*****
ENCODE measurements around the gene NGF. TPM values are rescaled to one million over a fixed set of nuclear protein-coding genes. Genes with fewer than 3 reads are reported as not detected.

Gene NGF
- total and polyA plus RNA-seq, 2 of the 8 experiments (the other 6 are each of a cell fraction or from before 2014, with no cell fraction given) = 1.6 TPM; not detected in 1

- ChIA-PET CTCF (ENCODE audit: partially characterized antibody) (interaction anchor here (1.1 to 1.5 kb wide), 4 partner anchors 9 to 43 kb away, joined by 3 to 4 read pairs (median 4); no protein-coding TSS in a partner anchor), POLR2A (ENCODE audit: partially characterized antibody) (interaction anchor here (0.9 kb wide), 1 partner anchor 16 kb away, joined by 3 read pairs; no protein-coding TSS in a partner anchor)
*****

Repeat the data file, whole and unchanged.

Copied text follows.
ENCODE measurements around the gene NGF. TPM values are rescaled to one million over a fixed set of nuclear protein-coding genes. Genes with fewer than 3 reads are reported as not detected.

Gene NGF
- total and polyA plus RNA-seq, 2 of the 8 experiments (the other 6 are each of a cell fraction or from before 2014, with no cell fraction given) = 1.6 TPM; not detected in 1

- ChIA-PET CTCF (ENCODE audit: partially characterized antibody) (interaction anchor here (1.1 to 1.5 kb wide), 4 partner anchors 9 to 43 kb away, joined by 3 to 4 read pairs (median 4); no protein-coding TSS in a partner anchor), POLR2A (ENCODE audit: partially characterized antibody) (interaction anchor here (0.9 kb wide), 1 partner anchor 16 kb away, joined by 3 read pairs; no protein-coding TSS in a partner anchor)